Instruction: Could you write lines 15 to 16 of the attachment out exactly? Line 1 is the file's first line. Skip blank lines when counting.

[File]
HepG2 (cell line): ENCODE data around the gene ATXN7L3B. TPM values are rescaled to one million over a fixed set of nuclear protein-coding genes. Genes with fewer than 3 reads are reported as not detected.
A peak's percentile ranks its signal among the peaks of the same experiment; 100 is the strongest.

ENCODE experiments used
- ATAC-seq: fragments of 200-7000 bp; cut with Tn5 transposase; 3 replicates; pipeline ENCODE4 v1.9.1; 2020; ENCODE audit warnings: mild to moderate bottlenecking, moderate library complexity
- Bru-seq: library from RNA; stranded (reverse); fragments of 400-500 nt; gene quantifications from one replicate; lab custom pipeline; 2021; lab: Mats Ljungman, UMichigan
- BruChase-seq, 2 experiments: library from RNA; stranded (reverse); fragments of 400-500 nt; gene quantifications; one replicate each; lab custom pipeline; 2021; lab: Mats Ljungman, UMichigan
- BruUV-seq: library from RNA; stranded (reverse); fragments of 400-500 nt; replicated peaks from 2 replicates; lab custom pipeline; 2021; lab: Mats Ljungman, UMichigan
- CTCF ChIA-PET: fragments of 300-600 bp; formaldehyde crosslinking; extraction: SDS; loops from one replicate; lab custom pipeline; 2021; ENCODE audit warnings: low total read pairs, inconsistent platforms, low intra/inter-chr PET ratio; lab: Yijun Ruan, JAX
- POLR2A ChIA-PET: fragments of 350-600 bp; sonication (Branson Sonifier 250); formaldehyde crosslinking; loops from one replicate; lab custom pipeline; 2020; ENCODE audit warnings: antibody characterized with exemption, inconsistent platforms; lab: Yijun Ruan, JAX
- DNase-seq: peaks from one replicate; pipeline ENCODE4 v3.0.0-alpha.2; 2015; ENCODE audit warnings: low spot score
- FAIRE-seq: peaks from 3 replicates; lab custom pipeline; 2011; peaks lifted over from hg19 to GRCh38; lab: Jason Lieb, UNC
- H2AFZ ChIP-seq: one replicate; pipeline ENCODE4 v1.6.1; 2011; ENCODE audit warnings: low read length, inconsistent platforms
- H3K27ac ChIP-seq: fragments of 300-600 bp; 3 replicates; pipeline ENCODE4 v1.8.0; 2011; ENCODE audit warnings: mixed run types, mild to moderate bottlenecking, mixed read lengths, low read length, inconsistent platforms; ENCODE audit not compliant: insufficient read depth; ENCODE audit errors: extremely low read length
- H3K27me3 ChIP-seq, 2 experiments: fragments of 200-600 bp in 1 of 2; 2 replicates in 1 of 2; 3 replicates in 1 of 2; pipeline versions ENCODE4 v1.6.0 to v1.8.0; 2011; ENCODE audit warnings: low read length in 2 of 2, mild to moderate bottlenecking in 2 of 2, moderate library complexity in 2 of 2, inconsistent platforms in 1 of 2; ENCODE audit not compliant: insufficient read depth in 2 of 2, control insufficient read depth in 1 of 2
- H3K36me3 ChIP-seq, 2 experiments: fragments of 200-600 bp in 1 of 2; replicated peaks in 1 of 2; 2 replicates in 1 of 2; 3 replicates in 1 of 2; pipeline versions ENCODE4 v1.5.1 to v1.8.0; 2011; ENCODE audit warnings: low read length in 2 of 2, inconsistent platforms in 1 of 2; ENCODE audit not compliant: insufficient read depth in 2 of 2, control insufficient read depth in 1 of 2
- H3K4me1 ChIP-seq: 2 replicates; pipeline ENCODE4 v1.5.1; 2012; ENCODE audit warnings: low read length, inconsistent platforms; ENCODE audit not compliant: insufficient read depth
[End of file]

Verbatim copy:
- H3K36me3 ChIP-seq, 2 experiments: fragments of 200-600 bp in 1 of 2; replicated peaks in 1 of 2; 2 replicates in 1 of 2; 3 replicates in 1 of 2; pipeline versions ENCODE4 v1.5.1 to v1.8.0; 2011; ENCODE audit warnings: low read length in 2 of 2, inconsistent platforms in 1 of 2; ENCODE audit not compliant: insufficient read depth in 2 of 2, control insufficient read depth in 1 of 2
- H3K4me1 ChIP-seq: 2 replicates; pipeline ENCODE4 v1.5.1; 2012; ENCODE audit warnings: low read length, inconsistent platforms; ENCODE audit not compliant: insufficient read depth